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Thousands of nationalists, fascists march in Warsaw

Annual 'Independence March' sees protesters from Europe rally against Islam and EU to reassert nationalist sentiment.

fascists march in Warsaw

Thousands of nationalists and fascists gathered in Warsaw on Saturday to attend an annual "Independence March" under the banner: "We Want God".

The rally, which began at 3pm (14:00 GMT) local time, coincides with Poland's Independence Day on November 11.


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According to the organisers, the event is the biggest "patriotic" gathering of its kind in Europe.

Organisers later claimed the number had exceeded that estimate.

Some of the chants early on in the day included: "Great national Poland, religion is the basis of the Polish nation, Great Catholic Poland and one nation across the borders".

Later chants directed expletives at refugees, leftists, liberal media outlers, and the US.

A countermarch organised by Antifa Warsaw drew around 5,000 participants, according to lidia Domanska, one of those involved.

She said it was the biggest anti-fascist demonstration on the Independence Day in recent years and had passed without incident.

Having launched as a smaller gathering in 2009, it now draws tens of thousands of supporters, including many from neighbouring countries. 

Since 2012, a group of sympathisers known as the March guard was recruited to provide security.

Many of the attendees are young nationalists, who protest against Islam and the EU.

The rally's popularity demonstrates the deepening divisions within the Poland's divided society.

Agata Szczesniak, a member of the independent investigative journalist unit Oko Press, said: "These people are angry, they are frustrated they are blaming Muslims which are not present in Poland almost at all.

"They are also blaming liberal European elites for the failures of the state.

"They are strongly anti-refugee and anti-immigrant, and strongly nationalist."

Angelika, a 21-year-old at the march, said: "To me, November 11 is the most important day in the calendar. On this day, Poland regained independence.

"If not for the fight and persistence of our people, we wouldn't be here today. In the memory of those who fought for our country, I participate in the march each year."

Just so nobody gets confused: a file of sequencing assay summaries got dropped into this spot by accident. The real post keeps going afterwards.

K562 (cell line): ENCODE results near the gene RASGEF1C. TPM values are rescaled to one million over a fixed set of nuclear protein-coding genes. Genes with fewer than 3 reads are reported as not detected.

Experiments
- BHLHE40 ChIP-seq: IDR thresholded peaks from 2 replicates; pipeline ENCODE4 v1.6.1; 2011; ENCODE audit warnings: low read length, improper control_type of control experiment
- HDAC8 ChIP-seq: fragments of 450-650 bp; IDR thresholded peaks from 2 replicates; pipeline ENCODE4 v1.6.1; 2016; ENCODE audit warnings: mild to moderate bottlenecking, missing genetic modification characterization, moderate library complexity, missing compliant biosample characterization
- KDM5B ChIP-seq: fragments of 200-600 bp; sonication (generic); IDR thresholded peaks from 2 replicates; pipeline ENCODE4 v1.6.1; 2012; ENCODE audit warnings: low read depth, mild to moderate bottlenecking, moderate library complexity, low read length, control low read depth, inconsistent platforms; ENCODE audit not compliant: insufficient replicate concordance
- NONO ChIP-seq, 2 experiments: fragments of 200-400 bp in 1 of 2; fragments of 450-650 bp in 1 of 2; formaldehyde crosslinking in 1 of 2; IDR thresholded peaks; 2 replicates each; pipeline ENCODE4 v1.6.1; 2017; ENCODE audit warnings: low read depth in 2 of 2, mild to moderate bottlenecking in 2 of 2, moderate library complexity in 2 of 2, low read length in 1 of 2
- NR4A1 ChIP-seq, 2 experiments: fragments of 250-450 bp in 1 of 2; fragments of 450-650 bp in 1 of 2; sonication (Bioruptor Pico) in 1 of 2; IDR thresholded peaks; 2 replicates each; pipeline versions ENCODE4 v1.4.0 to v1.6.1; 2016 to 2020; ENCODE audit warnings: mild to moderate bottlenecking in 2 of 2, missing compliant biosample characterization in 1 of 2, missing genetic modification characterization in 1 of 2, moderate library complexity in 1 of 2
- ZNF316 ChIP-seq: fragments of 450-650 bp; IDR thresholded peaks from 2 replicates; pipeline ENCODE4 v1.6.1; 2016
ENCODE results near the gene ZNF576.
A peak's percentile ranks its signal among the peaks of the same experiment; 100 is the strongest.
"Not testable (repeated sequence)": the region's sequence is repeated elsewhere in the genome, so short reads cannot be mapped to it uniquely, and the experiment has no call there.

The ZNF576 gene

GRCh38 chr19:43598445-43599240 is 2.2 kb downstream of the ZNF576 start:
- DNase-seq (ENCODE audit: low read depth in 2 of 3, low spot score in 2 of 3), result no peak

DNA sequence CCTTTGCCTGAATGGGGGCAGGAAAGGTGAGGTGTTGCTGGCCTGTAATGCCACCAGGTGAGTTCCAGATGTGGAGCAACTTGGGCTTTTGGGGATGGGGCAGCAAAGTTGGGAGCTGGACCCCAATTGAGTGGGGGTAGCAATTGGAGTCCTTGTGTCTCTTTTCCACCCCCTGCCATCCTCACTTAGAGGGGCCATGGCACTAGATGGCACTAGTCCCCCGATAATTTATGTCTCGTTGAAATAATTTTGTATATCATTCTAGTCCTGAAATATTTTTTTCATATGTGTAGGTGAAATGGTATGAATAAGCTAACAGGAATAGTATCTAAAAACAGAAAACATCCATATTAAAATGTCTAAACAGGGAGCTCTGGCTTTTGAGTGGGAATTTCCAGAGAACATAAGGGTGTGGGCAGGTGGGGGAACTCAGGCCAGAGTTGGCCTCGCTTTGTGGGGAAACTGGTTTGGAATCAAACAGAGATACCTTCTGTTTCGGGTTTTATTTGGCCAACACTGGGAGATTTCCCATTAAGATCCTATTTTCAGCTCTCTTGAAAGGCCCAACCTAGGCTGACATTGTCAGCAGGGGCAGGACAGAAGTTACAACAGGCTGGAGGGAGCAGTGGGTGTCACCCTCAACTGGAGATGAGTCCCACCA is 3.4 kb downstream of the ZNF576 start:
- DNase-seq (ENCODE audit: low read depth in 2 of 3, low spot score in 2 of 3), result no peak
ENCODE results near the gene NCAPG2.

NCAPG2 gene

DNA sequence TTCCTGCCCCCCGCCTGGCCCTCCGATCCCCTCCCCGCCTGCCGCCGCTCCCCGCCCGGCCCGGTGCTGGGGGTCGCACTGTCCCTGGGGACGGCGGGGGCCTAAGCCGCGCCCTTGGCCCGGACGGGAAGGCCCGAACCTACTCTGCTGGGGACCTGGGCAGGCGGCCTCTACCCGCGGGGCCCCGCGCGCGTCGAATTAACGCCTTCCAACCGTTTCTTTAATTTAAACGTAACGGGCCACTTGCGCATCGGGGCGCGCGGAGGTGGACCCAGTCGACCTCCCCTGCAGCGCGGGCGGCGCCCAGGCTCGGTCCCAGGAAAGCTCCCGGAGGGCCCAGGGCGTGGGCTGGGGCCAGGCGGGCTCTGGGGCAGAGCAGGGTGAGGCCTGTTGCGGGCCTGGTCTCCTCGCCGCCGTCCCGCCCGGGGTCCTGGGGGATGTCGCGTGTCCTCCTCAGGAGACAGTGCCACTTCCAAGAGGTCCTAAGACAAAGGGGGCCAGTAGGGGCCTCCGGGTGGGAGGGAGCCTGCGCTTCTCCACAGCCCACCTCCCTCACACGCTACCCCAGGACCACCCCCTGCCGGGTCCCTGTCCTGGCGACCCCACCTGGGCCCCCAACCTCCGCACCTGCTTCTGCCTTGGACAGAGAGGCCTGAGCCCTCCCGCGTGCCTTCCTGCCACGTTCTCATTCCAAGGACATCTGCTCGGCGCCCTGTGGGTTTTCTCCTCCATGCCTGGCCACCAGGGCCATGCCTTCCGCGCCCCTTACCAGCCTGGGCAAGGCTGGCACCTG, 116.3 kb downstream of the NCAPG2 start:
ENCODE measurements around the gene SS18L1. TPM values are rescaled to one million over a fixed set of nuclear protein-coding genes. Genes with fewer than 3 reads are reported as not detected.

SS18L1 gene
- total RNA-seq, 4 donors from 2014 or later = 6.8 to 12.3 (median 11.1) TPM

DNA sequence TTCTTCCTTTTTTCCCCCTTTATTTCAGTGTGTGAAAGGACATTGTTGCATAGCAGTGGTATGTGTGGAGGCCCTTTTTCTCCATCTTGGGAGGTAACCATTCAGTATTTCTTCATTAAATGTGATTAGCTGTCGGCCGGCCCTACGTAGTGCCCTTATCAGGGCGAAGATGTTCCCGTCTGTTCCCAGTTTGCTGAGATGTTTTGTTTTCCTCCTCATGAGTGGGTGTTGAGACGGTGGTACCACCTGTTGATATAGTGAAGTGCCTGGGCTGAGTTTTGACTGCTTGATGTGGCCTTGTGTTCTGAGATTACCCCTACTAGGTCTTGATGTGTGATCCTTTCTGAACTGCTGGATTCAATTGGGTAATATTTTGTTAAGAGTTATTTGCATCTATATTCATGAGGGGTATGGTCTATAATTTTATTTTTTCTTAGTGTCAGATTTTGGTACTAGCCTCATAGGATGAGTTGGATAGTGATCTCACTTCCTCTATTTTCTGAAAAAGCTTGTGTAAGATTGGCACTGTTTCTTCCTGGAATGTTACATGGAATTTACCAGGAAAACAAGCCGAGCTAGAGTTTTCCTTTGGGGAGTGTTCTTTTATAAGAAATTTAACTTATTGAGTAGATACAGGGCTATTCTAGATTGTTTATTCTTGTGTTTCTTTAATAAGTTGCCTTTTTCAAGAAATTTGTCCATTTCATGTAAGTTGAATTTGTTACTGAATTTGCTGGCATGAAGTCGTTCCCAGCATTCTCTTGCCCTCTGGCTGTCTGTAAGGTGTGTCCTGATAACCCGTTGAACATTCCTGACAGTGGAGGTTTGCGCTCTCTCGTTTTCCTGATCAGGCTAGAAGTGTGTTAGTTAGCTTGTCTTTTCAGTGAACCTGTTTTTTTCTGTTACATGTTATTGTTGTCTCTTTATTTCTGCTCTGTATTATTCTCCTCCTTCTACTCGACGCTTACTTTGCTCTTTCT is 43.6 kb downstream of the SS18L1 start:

Alexandra, a 30-year-old in Warsaw, said she was worried about the increase in the number of young people attending far-right events.

"I'm saddened by the fact that in recent years Independence Day has become an occasion for violent clashes and the promotion of far-right views," she said.

"What is also worrying is that in comparison to previous years, I can see a lot of very young people, who are a fertile ground for the easy solutions offered by the nationalists," she added. 

'We Want God'

The slogan "We Want God" aims to remind that Poland is still the bastion of faith and religiosity in Europe, organisers have claimed.

The chairman of the Independence March association, Robert Bakiewicz, said during a recent press conference that the protesters want to confront atheist Europe and respond to the "invasion of immigrants".

"We are recalling the fighting church, which for centuries was the keystone and fundament of Europe", he said. "We want to show Catholicism not as a faith of weakness, but as a faith of strong people".

Beata Szydlo, current prime minister, leads the right-wing populist Law and Justice party. On Thursday, she told a conference in Warsaw that Poland was "in favour of an EU where Christian traditions are not censorship". 

Poland has refused to take in refugees, with officials claiming that people of Muslim background are a threat to security. Fewer than one percent of the Polish population is Muslim.

The Independence March often ends in clashes between protesters and police, but the level of violence has fallen over the past two years, perhaps as a result of the Law and Justice's election victory.

In a statement on its website, organsiers said protesters were banned from marching under the influence of alcohol as they warned people to "behave appropriately".

Elsewhere, on Friday, the far-right All-Polish Youth and National Radical Camp groups held a conference focusing on "the vision after the collapse of the West, that is, the old world in the post-European Union era ... social and economic changes and the shock of the future".

Richard Spencer, a well-known American white supremacist, had been slated to attend but was removed from the agenda.

It was unclear whether the Polish government blocked his attendance, but Foreign Minister Witold Waszczykowski warned on Friday that the self-described "white Zionist" should not appear publicly in the Eastern European country, especially given his views on the Holocaust. Spencer has previously been accused of anti-Semitism.


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